At the end of the nearly fourteen hour flight from Adelaide to Dubai, the plane was parked off ramp and it was a twenty-five minute ride to the terminal. Not something you expect – Dubai international airport is rather large though. Customs was a breeze and it is always comforting to see your bag spill out of the chute. A suggestion for travellers staying over in Dubai, ensure that your book-in time is not at 1500 hours. That is a real pain for those flying in from Australia and arriving at around 0600. All you want is to shower and unpack and grab a couple of hours of sleep, without the roar of a jet engine.
Then I hit a hurdle, my Qantas Cash Card didn’t work. I was facing three weeks and no access to money. However, some online checking, a phone call to Australia and it was all fixed. I love it when customer service actually works.
Just after 11am I headed out to the Dubai Mall, which is part of the Burj Khalifa, the world’s tallest building. According to the promotional material about this construction the weight of the concrete used is equivalent to the weight of 100,000 elephants – what ever that is. Surely only a marketer could dream up something like that? Even the trip in the lift to the 140th or more floors is an experience. The lights are turned out and there is a surround sound and surround vision of the construction history and other interesting snippets of information. Then you walk out and onto the viewing area.
Firstly I was swamped by four or five photographers – you can buy the prints when you get back to the ground floor for some rather steep prices, around A$45 for one. I graciously declined. Walking outside onto the other viewing area gave me some tingles in the fingertips. I have a healthy respect for heights and while I have abseiled and jumped from a couple of stories during my years as a firefighter, this is quite different. The ground moves. The wind stress on the building must be enormous and there is a sway you can feel. There are gaps in the safety glass surrounds where you can extend your hand an half your arm and that was a different feeling. It was hazy and there was significant sand in the air too. Yet the views were spectacular and I was surprised at how much vacant land (sand) there was – but construction is booming.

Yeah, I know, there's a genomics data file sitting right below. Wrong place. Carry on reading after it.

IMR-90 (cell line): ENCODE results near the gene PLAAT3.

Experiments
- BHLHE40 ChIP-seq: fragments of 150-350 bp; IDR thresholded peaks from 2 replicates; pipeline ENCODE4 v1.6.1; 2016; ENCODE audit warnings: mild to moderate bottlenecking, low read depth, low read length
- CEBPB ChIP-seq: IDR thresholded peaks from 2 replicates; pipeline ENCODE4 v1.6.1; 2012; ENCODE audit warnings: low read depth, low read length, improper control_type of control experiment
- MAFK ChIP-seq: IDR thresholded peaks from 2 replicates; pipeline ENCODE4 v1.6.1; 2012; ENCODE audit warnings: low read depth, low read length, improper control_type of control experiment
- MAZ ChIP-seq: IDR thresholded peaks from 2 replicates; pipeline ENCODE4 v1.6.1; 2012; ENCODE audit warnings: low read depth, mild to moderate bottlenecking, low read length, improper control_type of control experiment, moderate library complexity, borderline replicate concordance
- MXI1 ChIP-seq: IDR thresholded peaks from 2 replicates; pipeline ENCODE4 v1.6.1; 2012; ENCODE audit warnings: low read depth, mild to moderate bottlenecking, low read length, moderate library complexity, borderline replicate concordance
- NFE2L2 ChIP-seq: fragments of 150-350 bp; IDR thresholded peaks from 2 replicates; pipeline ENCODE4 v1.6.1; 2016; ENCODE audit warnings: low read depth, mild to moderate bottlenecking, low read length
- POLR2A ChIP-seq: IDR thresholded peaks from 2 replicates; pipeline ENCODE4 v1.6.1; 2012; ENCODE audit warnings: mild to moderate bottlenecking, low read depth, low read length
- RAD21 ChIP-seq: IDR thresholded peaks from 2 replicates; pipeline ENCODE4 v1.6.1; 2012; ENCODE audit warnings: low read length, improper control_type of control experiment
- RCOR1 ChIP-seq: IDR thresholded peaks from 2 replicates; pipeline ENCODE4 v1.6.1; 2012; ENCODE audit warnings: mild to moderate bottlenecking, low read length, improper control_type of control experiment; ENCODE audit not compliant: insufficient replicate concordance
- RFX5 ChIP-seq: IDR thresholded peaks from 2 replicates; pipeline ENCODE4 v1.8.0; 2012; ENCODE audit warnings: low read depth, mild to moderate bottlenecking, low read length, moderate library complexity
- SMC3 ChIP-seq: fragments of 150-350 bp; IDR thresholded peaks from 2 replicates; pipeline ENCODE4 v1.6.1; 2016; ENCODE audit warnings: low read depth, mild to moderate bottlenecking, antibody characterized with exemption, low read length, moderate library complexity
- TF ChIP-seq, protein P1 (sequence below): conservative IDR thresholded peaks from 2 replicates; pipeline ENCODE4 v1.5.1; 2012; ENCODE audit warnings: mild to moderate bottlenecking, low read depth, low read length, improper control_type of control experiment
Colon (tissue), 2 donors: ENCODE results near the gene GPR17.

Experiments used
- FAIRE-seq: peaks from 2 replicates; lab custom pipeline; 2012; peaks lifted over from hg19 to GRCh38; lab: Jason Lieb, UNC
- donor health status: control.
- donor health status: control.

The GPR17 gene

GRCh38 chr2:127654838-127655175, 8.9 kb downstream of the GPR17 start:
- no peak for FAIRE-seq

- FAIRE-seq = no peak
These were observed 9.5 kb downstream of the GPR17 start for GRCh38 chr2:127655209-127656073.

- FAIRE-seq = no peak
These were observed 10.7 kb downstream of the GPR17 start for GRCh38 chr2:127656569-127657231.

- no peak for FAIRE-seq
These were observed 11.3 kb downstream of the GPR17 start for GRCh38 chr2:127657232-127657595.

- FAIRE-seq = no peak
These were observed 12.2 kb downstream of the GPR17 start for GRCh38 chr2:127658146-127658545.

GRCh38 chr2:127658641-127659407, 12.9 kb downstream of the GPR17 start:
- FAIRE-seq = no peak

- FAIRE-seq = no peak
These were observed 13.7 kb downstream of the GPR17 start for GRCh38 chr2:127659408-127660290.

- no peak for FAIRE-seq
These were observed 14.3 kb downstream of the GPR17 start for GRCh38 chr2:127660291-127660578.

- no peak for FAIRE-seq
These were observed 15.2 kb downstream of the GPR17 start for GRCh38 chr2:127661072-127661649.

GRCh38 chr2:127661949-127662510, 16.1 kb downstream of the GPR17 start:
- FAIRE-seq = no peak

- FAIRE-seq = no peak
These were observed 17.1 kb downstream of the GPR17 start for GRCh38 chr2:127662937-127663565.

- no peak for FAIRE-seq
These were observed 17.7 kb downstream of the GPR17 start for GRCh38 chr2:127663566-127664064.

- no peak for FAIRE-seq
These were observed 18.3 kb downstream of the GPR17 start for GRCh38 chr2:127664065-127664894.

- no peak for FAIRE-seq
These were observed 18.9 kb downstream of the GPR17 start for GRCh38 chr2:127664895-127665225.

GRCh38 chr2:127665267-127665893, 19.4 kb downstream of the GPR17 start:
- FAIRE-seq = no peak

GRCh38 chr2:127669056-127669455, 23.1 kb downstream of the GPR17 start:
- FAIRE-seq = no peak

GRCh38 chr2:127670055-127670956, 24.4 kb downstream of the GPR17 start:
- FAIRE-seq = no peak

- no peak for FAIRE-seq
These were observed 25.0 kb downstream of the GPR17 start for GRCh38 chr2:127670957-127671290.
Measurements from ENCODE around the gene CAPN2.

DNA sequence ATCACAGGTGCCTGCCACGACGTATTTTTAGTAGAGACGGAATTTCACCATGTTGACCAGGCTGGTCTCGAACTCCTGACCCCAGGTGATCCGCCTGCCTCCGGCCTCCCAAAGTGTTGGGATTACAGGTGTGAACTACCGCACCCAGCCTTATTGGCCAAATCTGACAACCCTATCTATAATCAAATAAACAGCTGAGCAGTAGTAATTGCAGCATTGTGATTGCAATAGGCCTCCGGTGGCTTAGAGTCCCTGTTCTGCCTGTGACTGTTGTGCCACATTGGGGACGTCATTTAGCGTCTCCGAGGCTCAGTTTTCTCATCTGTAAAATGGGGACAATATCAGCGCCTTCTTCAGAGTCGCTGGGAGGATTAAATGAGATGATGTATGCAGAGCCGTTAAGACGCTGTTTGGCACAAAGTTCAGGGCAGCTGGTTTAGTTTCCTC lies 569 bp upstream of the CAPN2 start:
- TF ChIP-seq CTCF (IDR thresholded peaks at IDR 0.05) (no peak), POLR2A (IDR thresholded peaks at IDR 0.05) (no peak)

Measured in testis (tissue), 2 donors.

The Muslim fasting period of Ramadan is nearing its end for the year. However, for non-Muslims it makes the mid-day meals a bit of a challenge – even getting a coffee requires some searching skills. If nothing else the custom is accommodating. While most restaurants and cafes are closed until after 7pm: with a few curtains and mobile boards in place and thus, hidden away those not of the faith, we can eat. The selections are generally ‘fast food’, ‘junk food’, or ‘fast food’! So I had a variety, some fast and some junk.
Saturday night I used the hotel suggested (read the kick-back system) ‘taxi’ to meet with friends. Try double-plus the cost of a normal taxi, and the locals were outraged. We all live and learn. Having learnt my lesson the same trip on Sunday afternoon cost less than 50% compared to the previous afternoon. We had dinner at the Kaleidoscope Restaurant at the Atlantic Resort. So much food, but I managed to contain myself. This is build on reclaimed land and there is a sea wall opposite the resort, rocks to prevent erosion and no sand… not a place for swimming, that is all done in the half dozen or so pools in the resort.
Sunday afternoon and around four o’clock I was picked up in a Toyota 4-wheel drive for a ‘desert safari’. The eight seats in the Toyota were filled, an Indian driver, one Indian (local), four Chinese and one lone Aussie. English was the common language, but the accents and speed of delivery were a challenge for all of us. However, by the trip’s end we were communicating quite well. The drive out to the sand hills was about an hour, and it was a scenic drive of sand and more sand, a brown to reddish colour. Once the tyre pressure was down to about 15 (kpa) – so we didn’t get bogged – we joined a convey of four other vehicles for a thrill. I had been 4-wheel driving previously, not on big sand hills like this, but none of the others had experienced it in their past. The screams were loud. It was a bit of fun and the mid-ride break, to walk for a while, was welcome. I had been the driver in my previous experiences so relying an someone else was an added challenge.
Back at the ‘base-camp’ there were camel rides, quad-bikes to drive and the normal tourist ‘stuff’ to buy. I avoided the camel rides, one, I had ridden camels in Broom (WA) and two, the current health scare on ‘camel flu’. Dinner was provided, chicken and lamb with rice and flat breads.
Due to Ramadan the entertainment for the evening did not include any females so no belly dancing or singing. Nonetheless it was entertaining.
One the drive out to the freeway, our driver had to use a ‘snatch-strap’ to pull out a bogged mini-bus. What I found interesting was that there were twelve people in the bus and no one got out. Without the people in it I could have driven it onto harder ground. It was almost 11pm when I got back to the hotel, the last to be dropped off – somewhat tired.